Hyperlipidemia, a typical metabolic disorder syndrome, can cause various cardiovascular diseases. The polysaccharides were found to have enormous potential in the therapy of hyperlipidemia. This study was aimed at evaluating the ameliorative effects of polysaccharide from Turpiniae folium (TFP) in rats with hyperlipidemia. A serum metabolomic method based on gas chromatography-mass spectrometry (GC-MS) was used to explore the detailed mechanism of TFP in rats with hyperlipidemia. The oxidative stress indicators, biochemical indexes, and inflammatory factors in serum and histopathological changes in the liver were also evaluated after 10-week oral administration of TFP in rats with high-fat diet-induced hyperlipidemia. TFP significantly relieved oxidative stress, inflammation, and liver histopathology and reduced blood lipid levels. Multivariate statistical approaches such as principal component analysis and orthogonal projection to latent structure square-discriminant analysis revealed clear separations of metabolic profiles among the control, HFD, and HFD+TFP groups, indicating a moderating effect of TFP on the metabolic disorders in rats with hyperlipidemia. Seven metabolites in serum, involved in glycine, serine, and threonine metabolism and aminoacyl-tRNA biosynthesis, were selected as potential biomarkers in rats with hyperlipidemia and regulated by TFP administration. It was concluded that TFP had remarkable potential for treating hyperlipidemia. These findings provided evidence for further understanding of the mechanism of action of TFP on hyperlipidemia.

1. Introduction

Hyperlipidemia is defined clinically as abnormally increased or decreased serum levels of total cholesterol (TC), triglyceride (TG), low-density lipoprotein cholesterol (LDL-c) levels, and high-density lipoprotein-cholesterol (HDL-c) in vivo [1]. The aberrant alteration in lipid levels is associated with various metabolic disorders related to diseases, such as essential hypertension, coronary heart disease, atherosclerosis, and diabetes [2, 3]. The correlative disease monitoring data reveal that, as the primary cause of death globally, cardiovascular and cerebrovascular diseases deriving from hyperlipidemia cause 4000 deaths per day [4]. Lipid-lowering drugs such as statins have made great achievements in treating hyperlipidemia. However, the undesirable side effects of statins reported recently make it imperative to excavate potential new drugs that can treat hyperlipidemia without any side effects [5]. Recently, natural polysaccharides have been proven to be a promising alternative to conventional therapy for hyperlipidemia [6].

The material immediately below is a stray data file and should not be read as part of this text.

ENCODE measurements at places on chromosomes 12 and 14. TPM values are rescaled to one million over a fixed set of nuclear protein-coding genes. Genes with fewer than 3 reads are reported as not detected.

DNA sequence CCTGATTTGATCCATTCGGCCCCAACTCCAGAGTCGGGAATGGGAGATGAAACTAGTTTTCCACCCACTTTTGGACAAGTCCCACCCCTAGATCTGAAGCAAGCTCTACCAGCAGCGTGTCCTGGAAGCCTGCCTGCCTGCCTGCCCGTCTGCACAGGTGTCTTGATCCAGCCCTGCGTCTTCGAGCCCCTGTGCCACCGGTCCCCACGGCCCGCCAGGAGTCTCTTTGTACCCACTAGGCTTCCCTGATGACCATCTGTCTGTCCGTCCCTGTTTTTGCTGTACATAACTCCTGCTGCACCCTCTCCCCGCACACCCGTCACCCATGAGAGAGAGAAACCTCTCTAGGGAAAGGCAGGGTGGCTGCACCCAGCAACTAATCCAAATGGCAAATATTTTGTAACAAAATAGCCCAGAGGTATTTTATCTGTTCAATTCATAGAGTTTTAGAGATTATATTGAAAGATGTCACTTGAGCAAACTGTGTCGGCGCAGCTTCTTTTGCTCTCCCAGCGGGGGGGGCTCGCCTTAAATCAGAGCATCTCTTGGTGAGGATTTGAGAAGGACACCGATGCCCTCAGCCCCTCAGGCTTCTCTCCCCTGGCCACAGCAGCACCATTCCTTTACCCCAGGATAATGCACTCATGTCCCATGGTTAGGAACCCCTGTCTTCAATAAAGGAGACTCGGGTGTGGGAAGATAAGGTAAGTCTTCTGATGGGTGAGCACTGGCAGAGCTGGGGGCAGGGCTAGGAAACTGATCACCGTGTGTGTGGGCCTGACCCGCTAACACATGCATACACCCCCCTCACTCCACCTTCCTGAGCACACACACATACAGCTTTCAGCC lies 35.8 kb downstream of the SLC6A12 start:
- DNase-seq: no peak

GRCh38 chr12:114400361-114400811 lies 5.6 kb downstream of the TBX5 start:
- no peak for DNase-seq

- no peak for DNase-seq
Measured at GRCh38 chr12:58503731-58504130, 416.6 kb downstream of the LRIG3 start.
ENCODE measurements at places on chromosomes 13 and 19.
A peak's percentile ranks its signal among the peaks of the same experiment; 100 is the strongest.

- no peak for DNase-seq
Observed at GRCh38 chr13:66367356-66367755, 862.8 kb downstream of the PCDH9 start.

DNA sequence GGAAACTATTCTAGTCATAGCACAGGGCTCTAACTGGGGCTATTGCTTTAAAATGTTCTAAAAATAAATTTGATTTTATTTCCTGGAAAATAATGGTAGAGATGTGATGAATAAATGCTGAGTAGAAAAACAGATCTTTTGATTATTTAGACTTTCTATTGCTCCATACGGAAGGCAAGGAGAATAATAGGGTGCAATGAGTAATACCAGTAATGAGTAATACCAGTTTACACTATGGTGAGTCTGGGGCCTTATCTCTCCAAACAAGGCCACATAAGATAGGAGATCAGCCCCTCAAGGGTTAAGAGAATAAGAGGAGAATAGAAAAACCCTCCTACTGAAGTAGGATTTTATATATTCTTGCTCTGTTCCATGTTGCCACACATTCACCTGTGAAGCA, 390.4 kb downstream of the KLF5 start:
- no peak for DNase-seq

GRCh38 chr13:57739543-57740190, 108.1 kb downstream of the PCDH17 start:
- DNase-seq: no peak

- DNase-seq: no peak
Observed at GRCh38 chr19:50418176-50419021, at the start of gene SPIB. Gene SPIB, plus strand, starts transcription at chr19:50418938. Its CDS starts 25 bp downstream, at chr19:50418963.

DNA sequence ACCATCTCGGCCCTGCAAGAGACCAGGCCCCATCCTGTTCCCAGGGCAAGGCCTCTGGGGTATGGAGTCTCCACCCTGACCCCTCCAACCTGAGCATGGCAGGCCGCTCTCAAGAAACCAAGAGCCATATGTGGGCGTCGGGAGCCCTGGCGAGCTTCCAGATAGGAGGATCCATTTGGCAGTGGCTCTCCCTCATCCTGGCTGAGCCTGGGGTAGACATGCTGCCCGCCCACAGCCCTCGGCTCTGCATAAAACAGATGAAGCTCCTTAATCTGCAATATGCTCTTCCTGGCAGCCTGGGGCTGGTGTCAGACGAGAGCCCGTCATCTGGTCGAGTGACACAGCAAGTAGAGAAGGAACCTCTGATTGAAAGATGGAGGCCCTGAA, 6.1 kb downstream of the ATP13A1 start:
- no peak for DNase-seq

Polysaccharides are polymeric carbohydrate structures containing long chains of monosaccharides with intermediate linkages. They have been applied for decades in various applications owing to their health benefits, biocompatibility, biodegradability, and relatively lower toxicity [7]. Moreover, they may be suitable for long-term supplementation. Comprehensive studies of polysaccharides are critical to the knowledge required for exploiting their potential. Polysaccharides are naturally found in plants, microbes (bacteria, fungi, and yeasts), seaweed, and animal sources [8]. Among these, plant polysaccharides contributed one-half of the amount [9]. Recently, polysaccharides from certain Chinese medicines have shown various biological activities, including hepatoprotective, antioxidant, anticancer, anti-inflammatory, and immunomodulation effects [1013], and hence attracted increasing attention in medical and biochemical applications [14]. A growing body of evidence also showed that these polysaccharides possessed antihyperlipidemic, antioxidant, and hepatoprotective activities [15], as well as lipid-lowering effects [16].

Turpiniae folium, as a traditional Chinese medicine with a long history, is derived from Turpinia arguta Seem and often applied in treating tonsillitis and pharyngitis. It is characterized by high efficacy and low toxicity. Previous phytochemical and pharmacological investigations focused mainly on polar or moderately polar substances, such as flavonoids, alkaloids, and triterpenoids, and their anti-inflammatory, antibacterial, and immunomodulatory activities [17, 18]. Nevertheless, studies on highly polar, potentially active constituents of T. folium, such as polysaccharides, are limited. Moreover, previous studies established a comprehensive approach to extract T. folium polysaccharide (TFP) using the design of the experiment for the first time [19]. However, bioactivities or pharmacological effects of TFP are still unknown.

This study explored the possibility of the TFP-induced improvement in hyperlipidemia using the serum metabolomic approach based on GC-MS and elucidated underlying mechanisms. It was aimed at (1) evaluating the hepatoprotective effects of TFP against high-fat diet- (HFD-) induced liver injury using serum biochemical indicators and pathological observation, (2) performing metabolic profiles of TFP in hyperlipidemia, (3) screening potential biomarkers and analyzing the affected pathway and network, and (4) elucidating the mechanism underlying the hypolipidemic effect of TFP. This study was novel in investigating the effects of TFP on hyperlipidemia and the corresponding intervention mechanism.